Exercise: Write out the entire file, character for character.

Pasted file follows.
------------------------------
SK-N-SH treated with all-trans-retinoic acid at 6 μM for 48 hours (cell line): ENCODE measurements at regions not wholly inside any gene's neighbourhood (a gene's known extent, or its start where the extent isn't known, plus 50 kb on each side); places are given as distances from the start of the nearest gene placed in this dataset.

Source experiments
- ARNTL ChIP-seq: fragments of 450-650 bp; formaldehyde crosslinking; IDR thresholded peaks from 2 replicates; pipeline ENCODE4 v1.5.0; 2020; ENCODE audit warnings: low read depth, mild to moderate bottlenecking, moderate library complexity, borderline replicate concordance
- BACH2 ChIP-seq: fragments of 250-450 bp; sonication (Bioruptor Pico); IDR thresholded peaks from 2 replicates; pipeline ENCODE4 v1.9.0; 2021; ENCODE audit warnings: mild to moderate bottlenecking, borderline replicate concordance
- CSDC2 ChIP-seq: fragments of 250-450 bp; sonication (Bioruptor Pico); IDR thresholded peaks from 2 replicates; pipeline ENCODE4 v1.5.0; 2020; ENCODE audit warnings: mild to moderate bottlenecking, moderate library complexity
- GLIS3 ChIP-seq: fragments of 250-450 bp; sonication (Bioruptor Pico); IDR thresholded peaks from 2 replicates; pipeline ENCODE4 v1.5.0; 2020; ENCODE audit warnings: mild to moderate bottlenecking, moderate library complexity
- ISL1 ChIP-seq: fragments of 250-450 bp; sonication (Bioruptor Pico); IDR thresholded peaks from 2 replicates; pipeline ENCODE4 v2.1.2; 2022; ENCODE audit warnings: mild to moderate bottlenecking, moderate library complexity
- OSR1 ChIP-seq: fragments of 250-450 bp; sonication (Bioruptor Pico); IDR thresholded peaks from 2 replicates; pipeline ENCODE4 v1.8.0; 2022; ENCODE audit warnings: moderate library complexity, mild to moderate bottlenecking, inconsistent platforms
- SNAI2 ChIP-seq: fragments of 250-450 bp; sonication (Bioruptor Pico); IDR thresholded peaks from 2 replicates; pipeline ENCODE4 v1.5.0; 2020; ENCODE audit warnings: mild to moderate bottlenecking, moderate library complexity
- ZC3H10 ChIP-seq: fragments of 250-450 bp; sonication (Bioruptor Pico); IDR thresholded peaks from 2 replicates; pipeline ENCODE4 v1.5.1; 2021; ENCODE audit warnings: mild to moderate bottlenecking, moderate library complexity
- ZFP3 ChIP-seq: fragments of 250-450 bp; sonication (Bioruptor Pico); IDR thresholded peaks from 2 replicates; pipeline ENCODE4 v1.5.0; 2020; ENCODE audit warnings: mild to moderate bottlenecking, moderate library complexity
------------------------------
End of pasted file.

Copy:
SK-N-SH treated with all-trans-retinoic acid at 6 μM for 48 hours (cell line): ENCODE measurements at regions not wholly inside any gene's neighbourhood (a gene's known extent, or its start where the extent isn't known, plus 50 kb on each side); places are given as distances from the start of the nearest gene placed in this dataset.

Source experiments
- ARNTL ChIP-seq: fragments of 450-650 bp; formaldehyde crosslinking; IDR thresholded peaks from 2 replicates; pipeline ENCODE4 v1.5.0; 2020; ENCODE audit warnings: low read depth, mild to moderate bottlenecking, moderate library complexity, borderline replicate concordance
- BACH2 ChIP-seq: fragments of 250-450 bp; sonication (Bioruptor Pico); IDR thresholded peaks from 2 replicates; pipeline ENCODE4 v1.9.0; 2021; ENCODE audit warnings: mild to moderate bottlenecking, borderline replicate concordance
- CSDC2 ChIP-seq: fragments of 250-450 bp; sonication (Bioruptor Pico); IDR thresholded peaks from 2 replicates; pipeline ENCODE4 v1.5.0; 2020; ENCODE audit warnings: mild to moderate bottlenecking, moderate library complexity
- GLIS3 ChIP-seq: fragments of 250-450 bp; sonication (Bioruptor Pico); IDR thresholded peaks from 2 replicates; pipeline ENCODE4 v1.5.0; 2020; ENCODE audit warnings: mild to moderate bottlenecking, moderate library complexity
- ISL1 ChIP-seq: fragments of 250-450 bp; sonication (Bioruptor Pico); IDR thresholded peaks from 2 replicates; pipeline ENCODE4 v2.1.2; 2022; ENCODE audit warnings: mild to moderate bottlenecking, moderate library complexity
- OSR1 ChIP-seq: fragments of 250-450 bp; sonication (Bioruptor Pico); IDR thresholded peaks from 2 replicates; pipeline ENCODE4 v1.8.0; 2022; ENCODE audit warnings: moderate library complexity, mild to moderate bottlenecking, inconsistent platforms
- SNAI2 ChIP-seq: fragments of 250-450 bp; sonication (Bioruptor Pico); IDR thresholded peaks from 2 replicates; pipeline ENCODE4 v1.5.0; 2020; ENCODE audit warnings: mild to moderate bottlenecking, moderate library complexity
- ZC3H10 ChIP-seq: fragments of 250-450 bp; sonication (Bioruptor Pico); IDR thresholded peaks from 2 replicates; pipeline ENCODE4 v1.5.1; 2021; ENCODE audit warnings: mild to moderate bottlenecking, moderate library complexity
- ZFP3 ChIP-seq: fragments of 250-450 bp; sonication (Bioruptor Pico); IDR thresholded peaks from 2 replicates; pipeline ENCODE4 v1.5.0; 2020; ENCODE audit warnings: mild to moderate bottlenecking, moderate library complexity